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In search of space

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Do you need unlimited space to download, store files and create archives that won’t slow your computer down? Look no further, John Allan has been searching...

Times change. Somewhere in the loft, I still have the first mini-computer I ever bought. I used to take it everywhere. It wrote letters, kept my diary, calculated my finances, stored addresses and sermon notes. Loads of Youthwork articles have been written on it too. All my friends admired it and wanted one; somebody I knew even went out and ordered six for his company.

You could just do so much with it, because the memory was massive! 132 kilobytes! Well, today the cheapest refurbished laptop you can buy at PC World has 524,288,000 kilobytes of memory inside it (I just checked). I must be getting old (yes, the policemen look younger too). But don’t miss the point: in youth work these days, with movie files, digital music and complicated Powerpoints moving around the Internet all the time, we’re all humping massive stacks of gigabytes from Point A to Point B without really thinking about it.

So it’s important that you can do this efficiently. We’ve all suffered the experience of sitting for hours waiting for a vital movie clip to download, or trying to cram an essential presentation on to a flash drive only to see the dread message ‘Destination file full...’ But fortunately, there’s an Internet solution to just about every file-shifting problem you might ever confront. For example: sometimes you need to transfer files to your mobile phone. How do you do it? Filetac is the easiest answer; upload the file to their site, and then transferring it to your phone is lightning fast. And that’s not all: you can also store stuff permanently on Filetac too, sending automatic e-mails to your young people or team members to tell them how to find it, and you can shrink up to thirty files into a zip for people to download. All the pictures and sounds of last year’s youth group programme in one handy file!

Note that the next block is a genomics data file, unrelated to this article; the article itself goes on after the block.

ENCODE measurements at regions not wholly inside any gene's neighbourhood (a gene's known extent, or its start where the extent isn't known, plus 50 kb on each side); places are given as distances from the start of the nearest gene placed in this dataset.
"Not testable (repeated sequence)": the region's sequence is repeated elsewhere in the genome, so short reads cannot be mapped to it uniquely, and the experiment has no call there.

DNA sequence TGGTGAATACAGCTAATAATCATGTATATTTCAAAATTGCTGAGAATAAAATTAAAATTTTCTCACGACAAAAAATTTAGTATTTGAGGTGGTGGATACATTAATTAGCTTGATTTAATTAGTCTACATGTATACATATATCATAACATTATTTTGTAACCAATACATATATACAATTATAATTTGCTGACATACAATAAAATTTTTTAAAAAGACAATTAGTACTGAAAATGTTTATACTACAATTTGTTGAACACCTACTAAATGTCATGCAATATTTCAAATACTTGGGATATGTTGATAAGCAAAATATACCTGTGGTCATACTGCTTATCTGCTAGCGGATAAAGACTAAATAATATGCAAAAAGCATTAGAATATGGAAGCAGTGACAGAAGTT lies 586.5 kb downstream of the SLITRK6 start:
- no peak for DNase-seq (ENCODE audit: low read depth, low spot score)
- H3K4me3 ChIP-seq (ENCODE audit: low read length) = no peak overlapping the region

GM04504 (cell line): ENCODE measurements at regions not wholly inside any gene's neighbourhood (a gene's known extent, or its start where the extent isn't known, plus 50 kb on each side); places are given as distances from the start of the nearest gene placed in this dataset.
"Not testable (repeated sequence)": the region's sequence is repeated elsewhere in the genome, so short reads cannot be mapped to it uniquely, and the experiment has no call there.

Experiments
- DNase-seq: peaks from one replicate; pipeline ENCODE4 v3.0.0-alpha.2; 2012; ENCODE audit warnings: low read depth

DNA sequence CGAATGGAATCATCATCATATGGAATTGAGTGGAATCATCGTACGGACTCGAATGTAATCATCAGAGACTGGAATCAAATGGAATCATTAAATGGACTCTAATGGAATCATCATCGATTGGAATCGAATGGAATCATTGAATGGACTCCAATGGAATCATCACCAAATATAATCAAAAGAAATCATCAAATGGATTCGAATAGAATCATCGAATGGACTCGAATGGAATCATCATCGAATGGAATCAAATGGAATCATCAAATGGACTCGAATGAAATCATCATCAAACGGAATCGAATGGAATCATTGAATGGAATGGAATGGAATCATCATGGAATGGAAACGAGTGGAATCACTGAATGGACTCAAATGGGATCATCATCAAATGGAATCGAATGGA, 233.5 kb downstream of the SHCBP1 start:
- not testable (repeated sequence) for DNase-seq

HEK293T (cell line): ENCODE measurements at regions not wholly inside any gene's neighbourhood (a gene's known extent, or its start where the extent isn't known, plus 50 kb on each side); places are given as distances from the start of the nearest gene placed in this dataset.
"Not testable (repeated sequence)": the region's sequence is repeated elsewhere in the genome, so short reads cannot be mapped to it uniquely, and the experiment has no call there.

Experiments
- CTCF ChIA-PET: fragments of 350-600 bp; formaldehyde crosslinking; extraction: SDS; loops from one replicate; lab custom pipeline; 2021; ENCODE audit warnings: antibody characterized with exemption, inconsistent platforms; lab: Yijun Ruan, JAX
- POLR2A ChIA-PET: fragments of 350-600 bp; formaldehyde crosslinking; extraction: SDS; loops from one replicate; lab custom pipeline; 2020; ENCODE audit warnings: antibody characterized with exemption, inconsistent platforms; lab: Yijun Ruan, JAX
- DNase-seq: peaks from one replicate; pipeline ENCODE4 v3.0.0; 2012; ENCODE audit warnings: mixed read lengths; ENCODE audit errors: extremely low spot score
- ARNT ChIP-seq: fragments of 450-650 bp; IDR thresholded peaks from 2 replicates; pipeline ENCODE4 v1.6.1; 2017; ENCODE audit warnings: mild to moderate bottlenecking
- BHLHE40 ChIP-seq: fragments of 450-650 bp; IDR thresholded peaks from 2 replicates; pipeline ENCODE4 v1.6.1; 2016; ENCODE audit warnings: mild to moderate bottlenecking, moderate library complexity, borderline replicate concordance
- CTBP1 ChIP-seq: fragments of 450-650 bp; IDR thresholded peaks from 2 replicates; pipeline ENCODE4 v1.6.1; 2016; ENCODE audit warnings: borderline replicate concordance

Suppose you want to send your file to several different storage points, so that people can download it from various places? After all, you don’t want too many querulous ‘I tried your link but it didn’t work’ replies. Well, UploadGround will send your file off to twelve different filesharing networks at once, so one of them should work! Also, if you want to store a really, really massive file, Upit.to has no storage limits, allowing a whopping 5 Gb per file. So does File Dropper.

What if you want to begin an online storage dump called ‘Youth group History’ or ‘All my talks’, which you can add to (or subtract from) over time? That’s so easy with Drop.io, which we’ve mentioned before. Admittedly, you have only 100 Mb per drop... but you can create an infinite number of them. And every single one will hold 776 times as much as my ‘really big’ mini-computer. Times change.

February 2010
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